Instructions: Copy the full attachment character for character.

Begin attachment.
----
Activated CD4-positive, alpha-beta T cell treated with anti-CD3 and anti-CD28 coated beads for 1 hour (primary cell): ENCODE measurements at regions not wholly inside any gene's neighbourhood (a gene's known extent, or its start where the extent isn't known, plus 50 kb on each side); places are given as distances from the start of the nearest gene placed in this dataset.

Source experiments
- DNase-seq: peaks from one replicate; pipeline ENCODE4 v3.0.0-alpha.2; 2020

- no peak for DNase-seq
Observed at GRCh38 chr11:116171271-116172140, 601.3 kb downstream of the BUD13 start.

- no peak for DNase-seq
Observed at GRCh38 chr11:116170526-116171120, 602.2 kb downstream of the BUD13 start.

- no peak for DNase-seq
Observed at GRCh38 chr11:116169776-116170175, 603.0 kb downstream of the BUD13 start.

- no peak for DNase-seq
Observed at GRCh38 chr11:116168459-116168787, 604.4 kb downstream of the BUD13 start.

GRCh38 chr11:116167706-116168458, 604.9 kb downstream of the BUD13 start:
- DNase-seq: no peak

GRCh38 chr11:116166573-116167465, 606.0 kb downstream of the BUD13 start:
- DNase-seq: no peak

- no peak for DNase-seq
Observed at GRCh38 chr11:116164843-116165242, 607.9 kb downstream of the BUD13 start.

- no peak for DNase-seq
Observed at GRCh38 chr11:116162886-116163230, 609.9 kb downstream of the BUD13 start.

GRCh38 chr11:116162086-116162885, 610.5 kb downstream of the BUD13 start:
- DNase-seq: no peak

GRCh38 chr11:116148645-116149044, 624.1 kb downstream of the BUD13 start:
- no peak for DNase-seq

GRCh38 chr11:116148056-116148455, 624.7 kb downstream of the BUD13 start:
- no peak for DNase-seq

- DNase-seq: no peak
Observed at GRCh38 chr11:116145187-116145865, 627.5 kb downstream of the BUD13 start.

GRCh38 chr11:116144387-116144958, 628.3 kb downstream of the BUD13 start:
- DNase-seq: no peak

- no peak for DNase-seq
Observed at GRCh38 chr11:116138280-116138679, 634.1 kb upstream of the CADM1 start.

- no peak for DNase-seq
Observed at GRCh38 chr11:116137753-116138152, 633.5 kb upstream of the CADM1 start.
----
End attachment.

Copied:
Activated CD4-positive, alpha-beta T cell treated with anti-CD3 and anti-CD28 coated beads for 1 hour (primary cell): ENCODE measurements at regions not wholly inside any gene's neighbourhood (a gene's known extent, or its start where the extent isn't known, plus 50 kb on each side); places are given as distances from the start of the nearest gene placed in this dataset.

Source experiments
- DNase-seq: peaks from one replicate; pipeline ENCODE4 v3.0.0-alpha.2; 2020

- no peak for DNase-seq
Observed at GRCh38 chr11:116171271-116172140, 601.3 kb downstream of the BUD13 start.

- no peak for DNase-seq
Observed at GRCh38 chr11:116170526-116171120, 602.2 kb downstream of the BUD13 start.

- no peak for DNase-seq
Observed at GRCh38 chr11:116169776-116170175, 603.0 kb downstream of the BUD13 start.

- no peak for DNase-seq
Observed at GRCh38 chr11:116168459-116168787, 604.4 kb downstream of the BUD13 start.

GRCh38 chr11:116167706-116168458, 604.9 kb downstream of the BUD13 start:
- DNase-seq: no peak

GRCh38 chr11:116166573-116167465, 606.0 kb downstream of the BUD13 start:
- DNase-seq: no peak

- no peak for DNase-seq
Observed at GRCh38 chr11:116164843-116165242, 607.9 kb downstream of the BUD13 start.

- no peak for DNase-seq
Observed at GRCh38 chr11:116162886-116163230, 609.9 kb downstream of the BUD13 start.

GRCh38 chr11:116162086-116162885, 610.5 kb downstream of the BUD13 start:
- DNase-seq: no peak

GRCh38 chr11:116148645-116149044, 624.1 kb downstream of the BUD13 start:
- no peak for DNase-seq

GRCh38 chr11:116148056-116148455, 624.7 kb downstream of the BUD13 start:
- no peak for DNase-seq

- DNase-seq: no peak
Observed at GRCh38 chr11:116145187-116145865, 627.5 kb downstream of the BUD13 start.

GRCh38 chr11:116144387-116144958, 628.3 kb downstream of the BUD13 start:
- DNase-seq: no peak

- no peak for DNase-seq
Observed at GRCh38 chr11:116138280-116138679, 634.1 kb upstream of the CADM1 start.

- no peak for DNase-seq
Observed at GRCh38 chr11:116137753-116138152, 633.5 kb upstream of the CADM1 start.